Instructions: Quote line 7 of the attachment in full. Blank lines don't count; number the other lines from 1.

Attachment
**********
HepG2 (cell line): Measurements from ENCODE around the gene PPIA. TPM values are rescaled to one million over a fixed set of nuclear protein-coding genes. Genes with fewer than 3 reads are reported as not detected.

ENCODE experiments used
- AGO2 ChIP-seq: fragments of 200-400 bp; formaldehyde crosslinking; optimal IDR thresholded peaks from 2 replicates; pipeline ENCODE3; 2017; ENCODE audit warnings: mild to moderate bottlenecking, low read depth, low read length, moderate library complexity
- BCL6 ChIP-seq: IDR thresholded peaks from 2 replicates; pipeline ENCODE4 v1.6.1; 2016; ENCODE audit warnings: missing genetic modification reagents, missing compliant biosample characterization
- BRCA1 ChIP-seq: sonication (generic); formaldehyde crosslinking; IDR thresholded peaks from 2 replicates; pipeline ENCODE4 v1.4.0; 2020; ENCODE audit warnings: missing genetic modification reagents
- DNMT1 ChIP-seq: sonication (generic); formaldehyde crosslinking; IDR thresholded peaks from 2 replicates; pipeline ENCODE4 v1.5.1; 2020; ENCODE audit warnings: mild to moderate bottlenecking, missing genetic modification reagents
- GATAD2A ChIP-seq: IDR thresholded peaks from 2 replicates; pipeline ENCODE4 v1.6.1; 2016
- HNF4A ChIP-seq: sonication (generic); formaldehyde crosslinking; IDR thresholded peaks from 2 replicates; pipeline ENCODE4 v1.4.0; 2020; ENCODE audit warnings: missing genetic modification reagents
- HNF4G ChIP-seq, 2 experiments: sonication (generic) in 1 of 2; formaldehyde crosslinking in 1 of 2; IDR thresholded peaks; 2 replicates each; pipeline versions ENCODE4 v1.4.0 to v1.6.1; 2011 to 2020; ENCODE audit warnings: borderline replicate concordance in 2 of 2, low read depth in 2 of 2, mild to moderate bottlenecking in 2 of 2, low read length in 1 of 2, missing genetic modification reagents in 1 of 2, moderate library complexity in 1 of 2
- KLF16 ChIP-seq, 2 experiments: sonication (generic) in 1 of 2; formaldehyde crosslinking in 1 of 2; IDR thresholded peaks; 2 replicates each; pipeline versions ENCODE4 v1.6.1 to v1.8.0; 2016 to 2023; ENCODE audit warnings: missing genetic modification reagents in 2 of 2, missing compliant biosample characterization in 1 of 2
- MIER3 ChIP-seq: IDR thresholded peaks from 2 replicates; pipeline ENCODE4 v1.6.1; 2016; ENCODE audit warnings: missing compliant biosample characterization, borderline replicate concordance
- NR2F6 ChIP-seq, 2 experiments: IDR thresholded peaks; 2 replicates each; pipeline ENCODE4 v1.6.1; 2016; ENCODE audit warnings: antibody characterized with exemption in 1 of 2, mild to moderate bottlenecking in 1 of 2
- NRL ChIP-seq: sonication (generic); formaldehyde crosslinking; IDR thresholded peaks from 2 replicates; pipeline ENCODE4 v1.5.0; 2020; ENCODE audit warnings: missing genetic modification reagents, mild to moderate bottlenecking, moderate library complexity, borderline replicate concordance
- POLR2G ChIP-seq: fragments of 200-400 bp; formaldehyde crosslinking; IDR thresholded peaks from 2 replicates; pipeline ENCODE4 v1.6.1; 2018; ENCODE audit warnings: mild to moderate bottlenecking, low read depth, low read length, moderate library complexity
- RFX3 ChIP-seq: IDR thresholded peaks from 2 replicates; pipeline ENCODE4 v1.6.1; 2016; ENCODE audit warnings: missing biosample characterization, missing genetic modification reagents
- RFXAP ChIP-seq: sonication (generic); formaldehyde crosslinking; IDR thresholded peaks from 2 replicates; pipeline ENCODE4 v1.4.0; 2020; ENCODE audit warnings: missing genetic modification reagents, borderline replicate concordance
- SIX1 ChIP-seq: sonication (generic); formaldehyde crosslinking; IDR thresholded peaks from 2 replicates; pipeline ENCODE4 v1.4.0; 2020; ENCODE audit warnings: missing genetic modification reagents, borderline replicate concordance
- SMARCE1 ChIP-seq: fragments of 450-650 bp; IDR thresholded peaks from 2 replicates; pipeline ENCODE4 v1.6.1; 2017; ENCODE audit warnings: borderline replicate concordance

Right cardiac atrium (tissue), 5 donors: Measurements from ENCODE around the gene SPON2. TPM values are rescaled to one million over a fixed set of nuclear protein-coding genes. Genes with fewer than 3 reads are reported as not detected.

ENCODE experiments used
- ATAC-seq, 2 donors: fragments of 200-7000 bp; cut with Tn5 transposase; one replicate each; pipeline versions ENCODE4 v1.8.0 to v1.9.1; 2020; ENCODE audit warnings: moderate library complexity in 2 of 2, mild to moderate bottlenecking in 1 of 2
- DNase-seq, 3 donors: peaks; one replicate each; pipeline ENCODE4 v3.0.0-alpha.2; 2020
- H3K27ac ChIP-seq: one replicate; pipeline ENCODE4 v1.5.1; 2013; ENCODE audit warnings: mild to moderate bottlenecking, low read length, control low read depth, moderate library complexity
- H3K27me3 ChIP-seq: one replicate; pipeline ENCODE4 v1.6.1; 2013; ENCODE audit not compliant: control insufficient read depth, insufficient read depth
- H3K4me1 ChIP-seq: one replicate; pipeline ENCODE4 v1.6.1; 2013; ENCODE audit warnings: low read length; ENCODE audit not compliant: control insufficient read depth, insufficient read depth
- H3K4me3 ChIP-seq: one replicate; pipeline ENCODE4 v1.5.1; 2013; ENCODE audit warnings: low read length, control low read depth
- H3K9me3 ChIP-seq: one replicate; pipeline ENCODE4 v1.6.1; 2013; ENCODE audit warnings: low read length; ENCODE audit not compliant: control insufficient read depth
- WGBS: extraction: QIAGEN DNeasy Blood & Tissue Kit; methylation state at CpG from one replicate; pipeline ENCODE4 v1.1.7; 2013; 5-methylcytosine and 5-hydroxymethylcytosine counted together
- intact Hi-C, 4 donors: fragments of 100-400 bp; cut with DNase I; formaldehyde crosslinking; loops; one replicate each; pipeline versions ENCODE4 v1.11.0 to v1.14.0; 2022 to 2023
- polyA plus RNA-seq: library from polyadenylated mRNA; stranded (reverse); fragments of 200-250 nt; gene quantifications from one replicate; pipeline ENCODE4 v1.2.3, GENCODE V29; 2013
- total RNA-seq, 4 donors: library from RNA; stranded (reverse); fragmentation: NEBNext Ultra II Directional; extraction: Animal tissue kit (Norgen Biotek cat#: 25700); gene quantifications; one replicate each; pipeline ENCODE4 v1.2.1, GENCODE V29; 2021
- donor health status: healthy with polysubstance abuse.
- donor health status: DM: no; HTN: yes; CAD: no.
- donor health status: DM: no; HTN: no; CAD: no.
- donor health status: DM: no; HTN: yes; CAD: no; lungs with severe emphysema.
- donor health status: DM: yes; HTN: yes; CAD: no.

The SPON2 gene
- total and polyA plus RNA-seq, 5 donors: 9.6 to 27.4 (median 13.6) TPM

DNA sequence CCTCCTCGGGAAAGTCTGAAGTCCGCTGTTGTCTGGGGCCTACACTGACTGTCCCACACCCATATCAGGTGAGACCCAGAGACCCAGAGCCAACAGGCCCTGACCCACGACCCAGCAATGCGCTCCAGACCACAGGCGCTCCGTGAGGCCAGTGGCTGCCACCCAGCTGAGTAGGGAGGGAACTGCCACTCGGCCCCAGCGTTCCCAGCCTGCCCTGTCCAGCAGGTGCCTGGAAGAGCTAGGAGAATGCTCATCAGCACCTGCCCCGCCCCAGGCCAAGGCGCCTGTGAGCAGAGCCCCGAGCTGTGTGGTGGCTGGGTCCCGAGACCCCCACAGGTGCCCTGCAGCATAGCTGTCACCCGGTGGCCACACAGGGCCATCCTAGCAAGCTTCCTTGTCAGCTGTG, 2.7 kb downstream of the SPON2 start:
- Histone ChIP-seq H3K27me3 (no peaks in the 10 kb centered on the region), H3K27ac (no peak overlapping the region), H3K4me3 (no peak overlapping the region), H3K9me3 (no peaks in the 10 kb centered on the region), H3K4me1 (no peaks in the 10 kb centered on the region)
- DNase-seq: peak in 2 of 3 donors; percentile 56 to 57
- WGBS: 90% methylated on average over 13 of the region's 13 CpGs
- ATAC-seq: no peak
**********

- GATAD2A ChIP-seq: IDR thresholded peaks from 2 replicates; pipeline ENCODE4 v1.6.1; 2016